Movie Review: American Made
Most times, real life events are a canvass for a movie to paint its story using the vibrant or subdued colours of script, actors, and props. Sometimes, real life events are a canvass for an A-list actor to paint in vibrant colours his talent using real life events merely as a prop whilst his talent and star persona remain the focal point of the movie.
American Made belongs in the sometimes category. It pulled together the cold war eras of the late 70s and 80s, the covert counter-intelligence adventures (or misadventures) of the Reagan Administration, the Contras/Sandinista conflicts in South America intertwined with the rise of the infamous Medellin Cartel mixed with the true life story of a bored commercial pilot with TWA to create an elaborate architecture for Tom Cruise to redeem his A-list Hollywood movie star status after the awful misadventure that was The Mummy.
American Made is set in the late 70s and 80s captured in definitive period authenticity using a combination of green screen superimposition (seemingly), stock footage and deft set decoration and costuming.
Barry Seal (Tom cruise) is a pilot with TWA and apparently, he is bored with his (relatively non-regular) regular life as a commercial airline pilot. So, he injects a bit of excitement into his life smuggling banned Cuban cigars and the occasional triggering of artificial turbulence.
For an apparent adrenalin junkie, these were only temporary fixes. The ultimate excitement fix eventually comes in the form of a proposition from the CIA to fly reconnaissance sorties over South America with a small spy-camera enabled aircraft.
This enterprise supplies him all the excitement he needs to kiss his previously boring life goodbye. In the course of the montage of his flights, we are introduced to a certain corrupt Panamanian military General who goes by the name of Manuel Noriega. We are also introduced to a troika of drug barons who constitute the dreaded and infamous Medellin Cartel in Colombia.
His dalliance with the Cartel was as inevitable as it was forced. On the one hand, the CIA was nor forthcoming regarding his request for monetary compensation for his “patriotic” work on their behalf, and on the other hand, his activities had caught the attention of the Cartel who needed his skills and services to courier their drugs under the radar into the United States. Naturally, they made him an offer he could not refuse.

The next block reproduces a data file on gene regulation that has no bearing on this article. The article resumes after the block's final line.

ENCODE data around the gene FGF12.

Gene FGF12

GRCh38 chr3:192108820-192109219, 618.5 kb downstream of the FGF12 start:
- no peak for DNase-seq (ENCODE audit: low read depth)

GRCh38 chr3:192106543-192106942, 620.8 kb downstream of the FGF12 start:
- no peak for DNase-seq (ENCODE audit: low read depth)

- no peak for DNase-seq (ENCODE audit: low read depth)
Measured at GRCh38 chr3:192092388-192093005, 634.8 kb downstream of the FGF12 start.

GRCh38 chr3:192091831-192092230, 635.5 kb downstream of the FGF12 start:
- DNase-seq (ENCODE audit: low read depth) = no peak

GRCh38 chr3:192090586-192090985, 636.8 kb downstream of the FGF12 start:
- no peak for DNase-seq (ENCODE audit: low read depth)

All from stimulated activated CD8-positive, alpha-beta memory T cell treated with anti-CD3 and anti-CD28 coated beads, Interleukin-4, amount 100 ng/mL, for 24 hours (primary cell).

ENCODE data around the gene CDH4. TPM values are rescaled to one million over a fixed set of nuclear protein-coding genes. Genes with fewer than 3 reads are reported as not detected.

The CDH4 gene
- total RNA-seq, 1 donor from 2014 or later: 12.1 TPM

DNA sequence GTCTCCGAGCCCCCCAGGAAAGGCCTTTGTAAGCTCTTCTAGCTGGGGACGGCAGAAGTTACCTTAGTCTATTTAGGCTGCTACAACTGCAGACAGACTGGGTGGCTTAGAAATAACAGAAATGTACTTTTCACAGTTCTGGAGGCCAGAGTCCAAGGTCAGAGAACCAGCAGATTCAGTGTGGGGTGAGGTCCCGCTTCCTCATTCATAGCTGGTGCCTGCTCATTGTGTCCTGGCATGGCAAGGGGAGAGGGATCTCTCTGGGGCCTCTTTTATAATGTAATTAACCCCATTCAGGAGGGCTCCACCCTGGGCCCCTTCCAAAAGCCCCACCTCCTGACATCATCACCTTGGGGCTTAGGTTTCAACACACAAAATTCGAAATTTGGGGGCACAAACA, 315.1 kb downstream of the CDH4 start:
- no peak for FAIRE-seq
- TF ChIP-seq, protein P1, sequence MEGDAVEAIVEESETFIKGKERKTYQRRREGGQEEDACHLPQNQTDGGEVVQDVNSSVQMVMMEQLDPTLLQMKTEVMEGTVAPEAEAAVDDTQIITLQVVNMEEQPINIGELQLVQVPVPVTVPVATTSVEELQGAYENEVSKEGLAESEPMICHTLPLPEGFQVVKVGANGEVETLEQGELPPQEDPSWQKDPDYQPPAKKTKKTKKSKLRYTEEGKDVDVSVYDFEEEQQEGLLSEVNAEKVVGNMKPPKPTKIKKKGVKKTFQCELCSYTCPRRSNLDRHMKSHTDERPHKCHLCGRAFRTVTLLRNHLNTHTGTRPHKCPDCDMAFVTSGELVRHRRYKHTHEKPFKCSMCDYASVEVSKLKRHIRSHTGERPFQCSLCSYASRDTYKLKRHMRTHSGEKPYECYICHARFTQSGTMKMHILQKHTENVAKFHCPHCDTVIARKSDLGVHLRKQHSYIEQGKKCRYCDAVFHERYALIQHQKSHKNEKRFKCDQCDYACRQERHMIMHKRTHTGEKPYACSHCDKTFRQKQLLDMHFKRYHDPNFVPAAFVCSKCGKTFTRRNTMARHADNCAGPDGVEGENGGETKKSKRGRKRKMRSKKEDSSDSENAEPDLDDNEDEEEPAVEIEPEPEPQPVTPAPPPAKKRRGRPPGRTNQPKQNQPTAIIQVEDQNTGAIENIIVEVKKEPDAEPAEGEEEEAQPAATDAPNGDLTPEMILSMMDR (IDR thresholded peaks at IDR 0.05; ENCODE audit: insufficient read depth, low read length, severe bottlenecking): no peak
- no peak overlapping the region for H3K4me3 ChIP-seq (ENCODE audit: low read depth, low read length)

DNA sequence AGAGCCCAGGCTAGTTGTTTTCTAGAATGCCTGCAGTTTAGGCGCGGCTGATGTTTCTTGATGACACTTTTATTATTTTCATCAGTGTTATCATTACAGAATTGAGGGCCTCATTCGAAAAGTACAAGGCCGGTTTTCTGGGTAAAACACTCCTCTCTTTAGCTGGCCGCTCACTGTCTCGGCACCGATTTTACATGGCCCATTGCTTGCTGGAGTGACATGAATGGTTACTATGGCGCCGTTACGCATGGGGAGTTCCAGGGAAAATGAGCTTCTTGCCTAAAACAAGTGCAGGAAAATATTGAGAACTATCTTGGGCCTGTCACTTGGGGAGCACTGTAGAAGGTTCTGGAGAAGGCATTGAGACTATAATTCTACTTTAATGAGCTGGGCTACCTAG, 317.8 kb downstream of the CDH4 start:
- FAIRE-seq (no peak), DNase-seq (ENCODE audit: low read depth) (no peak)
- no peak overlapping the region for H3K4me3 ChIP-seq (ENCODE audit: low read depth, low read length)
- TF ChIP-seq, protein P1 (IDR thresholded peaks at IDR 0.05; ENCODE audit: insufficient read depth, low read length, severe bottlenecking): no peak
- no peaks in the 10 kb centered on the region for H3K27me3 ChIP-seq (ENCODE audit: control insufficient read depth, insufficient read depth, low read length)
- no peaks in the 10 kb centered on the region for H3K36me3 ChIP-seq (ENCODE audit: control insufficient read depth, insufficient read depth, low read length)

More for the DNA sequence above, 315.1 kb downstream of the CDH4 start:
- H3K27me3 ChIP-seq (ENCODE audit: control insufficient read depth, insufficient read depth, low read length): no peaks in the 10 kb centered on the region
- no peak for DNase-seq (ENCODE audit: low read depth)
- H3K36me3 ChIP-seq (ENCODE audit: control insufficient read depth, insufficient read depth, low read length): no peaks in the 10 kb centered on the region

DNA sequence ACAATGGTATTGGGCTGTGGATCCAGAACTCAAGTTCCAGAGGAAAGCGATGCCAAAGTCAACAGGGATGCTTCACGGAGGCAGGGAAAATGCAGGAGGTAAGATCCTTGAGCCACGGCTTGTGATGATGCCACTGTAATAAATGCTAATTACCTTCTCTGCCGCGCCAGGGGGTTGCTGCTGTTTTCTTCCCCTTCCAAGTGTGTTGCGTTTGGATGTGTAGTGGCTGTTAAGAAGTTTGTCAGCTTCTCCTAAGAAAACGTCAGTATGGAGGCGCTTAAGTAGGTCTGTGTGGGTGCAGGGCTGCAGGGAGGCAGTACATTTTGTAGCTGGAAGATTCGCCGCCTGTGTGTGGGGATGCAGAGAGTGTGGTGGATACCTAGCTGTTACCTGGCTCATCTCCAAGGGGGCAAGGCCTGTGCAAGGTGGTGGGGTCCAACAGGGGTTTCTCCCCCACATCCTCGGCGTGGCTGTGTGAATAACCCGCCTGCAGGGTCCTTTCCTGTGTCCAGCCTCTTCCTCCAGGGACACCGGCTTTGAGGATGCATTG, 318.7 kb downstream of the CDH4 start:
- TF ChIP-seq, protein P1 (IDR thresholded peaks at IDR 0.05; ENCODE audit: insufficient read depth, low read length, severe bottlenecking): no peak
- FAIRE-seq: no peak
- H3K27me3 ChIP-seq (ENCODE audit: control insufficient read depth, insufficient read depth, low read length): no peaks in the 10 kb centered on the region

What ensues afterwards is familiar terrain in movie world. Seal’s neat little criminal enterprise blossoms into a lucrative cash machine. A montage of progression a la Scarface, Goodfellas, Wolf of Wall Street and War Dogs takes us into Seal’s arrival in the big league. From a solo pilot enterprise, he advanced to a daredevil squad and was making money faster than he could come up with legitimate enterprises to launder them with.
However, unlike in other movies where newfound wealth unleashes debauchery in the protagonist, In American Made, Seal keeps it relatively controlled and grounded. The most debauchery he engages in is an entrance into the mile high club (introduced in slow-mo) with (surprise!) his spouse.
For Seal, it was obvious that his primary motivator was the excitement the criminal enterprise afforded him. His lack of a well-thought-out plan to manage the enormous wealth it yielded resonates with the admonition of his wife early on in the movie “what do you know about running a business?”
Billed as based on a true-life story, Tom Cruise’s portrayal of Bill Seal’s life blurred the lines so much so that one was understandably at a loss as to whether Cruise’s fictional representation of Seal’s factual life was not really Cruise’s fictional rendition of Cruise’s factual life.
Movie-lore has it that Tom Cruise is quite the adrenaline junkie himself and is partial to performing his movie stunts himself (subject to limitations spelt out in his insurance policies that insist on the use of a stunt double). In American Made, he even performs some of the aerial stunts himself with one crash sequence eerily evoking a tragic real-life crash during the shooting of the movie.
But beyond the stunts, it was in his portrayal of Bill Seal that Cruise usurped the entire energy of the movie making himself the focal point and rendered the true life story on which the movie is based and other cast members as mere background props.
Cruise embodied that boundless and frenetic burst of energy and boyish charm/ swagger that have characterized his most popular movies and characters. His intensity tempered by his playful boisterousness ensured that the movie constantly hovered between the boundaries of drama and comedy but with enough leanings towards the latter to temper any seriousness that might be ascribed to it given the seriousness of its real life political and criminal inspirations.
American Made took a serious political issue and gave it a not-so serious treatment but slathered it with enough Tom Cruise energy and charm to ensure that you remain sufficiently entertained from start to finish and distracted from the revelations of its political sub-theme. In the end, you come out sufficiently reminded why Tom Cruise is still such an enduring A-list movie star and less perturbed about the political chicanery of the Reagan years of American politics.